Is The Tweet More Powerful Than The Pen?

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Imagine having the power to move betting lines in 280 characters or less.

As one of the nation’s preeminent news breakers on matters pertaining to Major League Baseball, Ken Rosenthal can truly claim to be one of the few people who possesses that superpower.

And yet, the MLB reporter at The Athletic and sideline reporter for Fox Sports baseball broadcasts is willfully unaware of the power his tweets have in the sports betting world. Rosenthal and others break news via Twitter that forces bookmakers to scramble to change futures lines. Meanwhile, sharp bettors around the country are glued to Twitter hoping to act before the lines can adjust.

There are myriad cases where misinformed tweets can cause major losses for gamblers. More than a few people no doubt jumped on the San Francisco Giants’ long World Series odds after the New York Post’s Jon Heyman tweeted in early December that American League MVP Aaron Judge appeared to be headed to the Bay.

The next morning, MLB Network’s Jon Paul Morosi was the first to report that Judge was instead returning to the Yankees. Rosenthal was the first to report the contract details: nine years, $360 million. Heyman, who no doubt was simply relaying something a source had told him, issued an apology on Twitter.

“Honestly, it never crosses my mind,” Rosenthal told Sports Handle of the impact his breaking news has on lines. “Now that you mention it, sure, that makes sense. But I’m going to do my job the way I’ve always done my job. People will react, as they always do. And the fact that the audience now includes bettors is just part of it. I can’t and won’t worry about that.”

That’s probably as it should be. And Rosenthal has a far better batting average on news he breaks than just about anyone else covering MLB. The fact that second-by-second developments in trade discussions and free agency have the power to affect bettors’ finances is just one more reason among many to emphasize being right over being first.

More on the Sinclair saga

In our last column, we looked at the distressed position of Sinclair Broadcast Group’s regional sports networks and discussed the possibility of teams taking over broadcasts of their own games. Major League Baseball moved that process forward this week by hiring three executives for its new local media department and signaling it could take over local broadcasts for 17 teams.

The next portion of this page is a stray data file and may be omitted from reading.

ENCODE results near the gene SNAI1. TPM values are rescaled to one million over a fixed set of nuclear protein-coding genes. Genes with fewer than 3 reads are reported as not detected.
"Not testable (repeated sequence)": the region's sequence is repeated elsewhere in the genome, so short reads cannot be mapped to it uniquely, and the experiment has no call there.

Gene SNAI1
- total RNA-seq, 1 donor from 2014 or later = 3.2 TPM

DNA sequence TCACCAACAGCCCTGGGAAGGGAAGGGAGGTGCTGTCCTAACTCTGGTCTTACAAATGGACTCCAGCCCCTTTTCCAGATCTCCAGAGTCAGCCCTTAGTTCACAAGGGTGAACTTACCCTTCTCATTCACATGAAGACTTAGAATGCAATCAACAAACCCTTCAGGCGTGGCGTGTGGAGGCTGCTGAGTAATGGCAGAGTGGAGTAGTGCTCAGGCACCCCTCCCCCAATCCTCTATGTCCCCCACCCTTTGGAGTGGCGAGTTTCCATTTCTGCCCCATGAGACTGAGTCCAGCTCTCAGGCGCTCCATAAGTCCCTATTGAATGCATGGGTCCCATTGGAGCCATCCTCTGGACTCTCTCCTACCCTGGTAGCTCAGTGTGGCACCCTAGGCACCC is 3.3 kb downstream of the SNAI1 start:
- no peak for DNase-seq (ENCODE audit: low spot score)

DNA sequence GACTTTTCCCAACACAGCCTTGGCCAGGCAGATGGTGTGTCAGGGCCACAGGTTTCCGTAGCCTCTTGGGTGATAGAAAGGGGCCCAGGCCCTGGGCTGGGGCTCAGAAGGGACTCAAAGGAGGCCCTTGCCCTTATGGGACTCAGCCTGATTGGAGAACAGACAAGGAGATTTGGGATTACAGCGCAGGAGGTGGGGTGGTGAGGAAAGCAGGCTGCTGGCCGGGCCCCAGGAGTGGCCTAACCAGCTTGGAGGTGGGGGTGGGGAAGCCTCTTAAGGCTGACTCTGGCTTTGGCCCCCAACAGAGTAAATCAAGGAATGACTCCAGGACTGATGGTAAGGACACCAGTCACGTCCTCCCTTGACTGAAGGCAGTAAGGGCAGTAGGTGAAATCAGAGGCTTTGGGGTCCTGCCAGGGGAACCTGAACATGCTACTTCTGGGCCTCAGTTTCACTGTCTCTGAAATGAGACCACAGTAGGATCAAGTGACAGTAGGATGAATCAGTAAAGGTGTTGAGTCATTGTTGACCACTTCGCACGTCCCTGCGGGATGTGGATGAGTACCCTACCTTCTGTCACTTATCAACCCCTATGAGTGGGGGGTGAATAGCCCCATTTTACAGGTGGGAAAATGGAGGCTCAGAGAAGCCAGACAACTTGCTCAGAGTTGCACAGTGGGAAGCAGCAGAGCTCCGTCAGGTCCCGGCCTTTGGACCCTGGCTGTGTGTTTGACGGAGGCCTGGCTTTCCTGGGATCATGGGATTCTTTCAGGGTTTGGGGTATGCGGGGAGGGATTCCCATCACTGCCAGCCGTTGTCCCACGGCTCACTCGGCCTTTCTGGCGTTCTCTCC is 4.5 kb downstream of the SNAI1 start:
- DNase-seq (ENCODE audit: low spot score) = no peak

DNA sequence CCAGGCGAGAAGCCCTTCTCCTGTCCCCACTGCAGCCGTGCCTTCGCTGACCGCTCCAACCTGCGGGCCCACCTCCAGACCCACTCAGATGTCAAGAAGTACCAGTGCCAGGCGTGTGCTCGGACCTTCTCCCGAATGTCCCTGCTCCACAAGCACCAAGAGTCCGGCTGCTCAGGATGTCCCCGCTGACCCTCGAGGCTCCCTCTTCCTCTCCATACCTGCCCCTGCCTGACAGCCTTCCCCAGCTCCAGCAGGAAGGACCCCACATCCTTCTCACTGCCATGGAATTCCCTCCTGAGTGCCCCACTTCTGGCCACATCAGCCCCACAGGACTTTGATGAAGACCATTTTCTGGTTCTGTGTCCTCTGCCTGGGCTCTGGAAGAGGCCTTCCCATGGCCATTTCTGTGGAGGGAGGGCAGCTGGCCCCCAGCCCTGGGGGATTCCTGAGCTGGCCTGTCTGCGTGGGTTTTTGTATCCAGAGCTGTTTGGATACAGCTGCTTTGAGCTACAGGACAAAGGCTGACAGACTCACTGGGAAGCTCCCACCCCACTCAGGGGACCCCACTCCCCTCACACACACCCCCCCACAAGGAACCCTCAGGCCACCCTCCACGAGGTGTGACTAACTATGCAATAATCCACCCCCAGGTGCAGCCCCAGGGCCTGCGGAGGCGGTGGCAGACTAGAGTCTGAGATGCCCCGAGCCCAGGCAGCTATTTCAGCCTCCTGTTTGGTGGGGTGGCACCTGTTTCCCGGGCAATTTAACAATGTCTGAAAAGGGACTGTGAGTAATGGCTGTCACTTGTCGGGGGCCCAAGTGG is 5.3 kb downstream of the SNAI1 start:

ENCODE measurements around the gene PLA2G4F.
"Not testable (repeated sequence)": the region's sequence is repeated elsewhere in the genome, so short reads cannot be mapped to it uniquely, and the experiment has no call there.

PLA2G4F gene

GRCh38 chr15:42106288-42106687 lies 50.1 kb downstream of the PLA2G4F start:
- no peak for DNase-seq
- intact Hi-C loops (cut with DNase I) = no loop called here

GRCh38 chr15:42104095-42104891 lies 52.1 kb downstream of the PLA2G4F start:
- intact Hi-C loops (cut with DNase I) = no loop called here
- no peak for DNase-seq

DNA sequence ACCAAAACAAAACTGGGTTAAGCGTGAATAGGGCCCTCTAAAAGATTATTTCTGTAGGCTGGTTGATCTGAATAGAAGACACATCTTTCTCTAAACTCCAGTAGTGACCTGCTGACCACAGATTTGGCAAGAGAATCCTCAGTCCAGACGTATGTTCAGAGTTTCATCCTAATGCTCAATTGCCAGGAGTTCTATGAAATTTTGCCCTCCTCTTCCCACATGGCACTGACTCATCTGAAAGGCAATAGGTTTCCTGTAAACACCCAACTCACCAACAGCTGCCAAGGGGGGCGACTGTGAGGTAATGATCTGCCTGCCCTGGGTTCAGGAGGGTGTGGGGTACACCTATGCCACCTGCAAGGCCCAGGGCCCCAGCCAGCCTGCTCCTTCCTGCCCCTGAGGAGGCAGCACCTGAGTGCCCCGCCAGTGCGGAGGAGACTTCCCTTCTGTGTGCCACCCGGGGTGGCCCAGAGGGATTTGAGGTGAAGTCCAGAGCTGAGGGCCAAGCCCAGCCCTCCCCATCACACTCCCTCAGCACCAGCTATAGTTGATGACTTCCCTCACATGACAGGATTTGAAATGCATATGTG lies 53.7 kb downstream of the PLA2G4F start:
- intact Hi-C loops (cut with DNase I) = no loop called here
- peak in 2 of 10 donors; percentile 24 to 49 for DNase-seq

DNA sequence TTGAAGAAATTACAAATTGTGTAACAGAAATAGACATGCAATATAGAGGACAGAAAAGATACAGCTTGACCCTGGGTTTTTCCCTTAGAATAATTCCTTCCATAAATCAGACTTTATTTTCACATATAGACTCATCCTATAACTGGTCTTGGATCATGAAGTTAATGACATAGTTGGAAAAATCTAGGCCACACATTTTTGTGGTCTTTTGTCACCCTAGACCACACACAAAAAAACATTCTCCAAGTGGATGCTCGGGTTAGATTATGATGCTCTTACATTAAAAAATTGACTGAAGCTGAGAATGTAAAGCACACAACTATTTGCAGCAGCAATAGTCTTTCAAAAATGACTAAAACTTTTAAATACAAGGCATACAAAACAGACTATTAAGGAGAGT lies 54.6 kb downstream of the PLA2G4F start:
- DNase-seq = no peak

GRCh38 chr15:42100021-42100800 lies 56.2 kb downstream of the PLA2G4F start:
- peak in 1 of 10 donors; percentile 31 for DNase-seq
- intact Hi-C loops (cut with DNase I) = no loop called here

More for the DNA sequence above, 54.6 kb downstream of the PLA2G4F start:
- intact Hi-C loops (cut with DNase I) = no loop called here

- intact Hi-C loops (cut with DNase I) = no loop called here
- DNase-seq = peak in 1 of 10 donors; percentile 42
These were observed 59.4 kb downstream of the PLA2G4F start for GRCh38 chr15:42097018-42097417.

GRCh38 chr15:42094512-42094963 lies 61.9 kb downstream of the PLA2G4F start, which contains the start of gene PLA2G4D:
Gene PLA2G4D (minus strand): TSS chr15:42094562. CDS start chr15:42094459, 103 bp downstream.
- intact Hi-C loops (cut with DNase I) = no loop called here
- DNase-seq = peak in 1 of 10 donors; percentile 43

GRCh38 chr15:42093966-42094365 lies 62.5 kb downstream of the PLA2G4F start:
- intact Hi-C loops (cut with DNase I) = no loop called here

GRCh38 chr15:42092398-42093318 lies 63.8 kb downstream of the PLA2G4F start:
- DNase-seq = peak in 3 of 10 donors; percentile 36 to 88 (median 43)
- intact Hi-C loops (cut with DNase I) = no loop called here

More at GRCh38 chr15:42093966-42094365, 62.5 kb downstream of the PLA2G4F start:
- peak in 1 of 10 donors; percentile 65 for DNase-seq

Meanwhile, Warner Bros. Discovery’s AT&T SportsNet networks told the Colorado Rockies, Houston Astros, and Pittsburgh Pirates last week that they lack the money to make scheduled rights fee payments to the clubs.

Certainly, if teams face uncertainty receiving payments from their broadcast partners, it could prompt them to search elsewhere for revenues beyond ticket and merchandise sales.

Is that helping drive teams toward embracing gambling more fully, as a way to build another steady revenue source? And does it put teams that are in states without legal gambling, such as the Kansas City Chiefs and St. Louis Cardinals, at a financial disadvantage against those in states that allow it?

We asked Rosenthal for his take.

“I don’t know that there is a connection between the gambling money and what is going on with the local broadcast deals,” he said. “I imagine the league saw the cord-cutting phenomenon happening to some extent and understood the ramifications. But my guess, and it’s just that, is that the league viewed the gambling money separately, as another potentially lucrative revenue stream. And the league likes lucrative revenue streams!”

Difficult to argue with that point.

LIV ratings are abysmal

If you’re like me and became addicted to Netflix’s behind-the-ropes look at the PGA Tour, Full Swing, you probably view LIV golf as an existential threat to the traditional tour. The players certainly make it sound that way, but then again, some are being tempted themselves by the money dangled by LIV’s Saudi owners.

But is LIV a real threat to the PGA Tour? Not if you go by the early TV ratings. The second round of last weekend’s season-opening LIV event in Mayakoba, Mexico produced a 0.2 rating in 26 markets that carried it.

No es bueno.

The race is far from over — it has only just begun, in fact — and the Saudis seem determined to keep going. But with only 14 total events this year, the clock is ticking on the new tour to show it can draw viewers’ eyeballs as well as attract big-name golfers.


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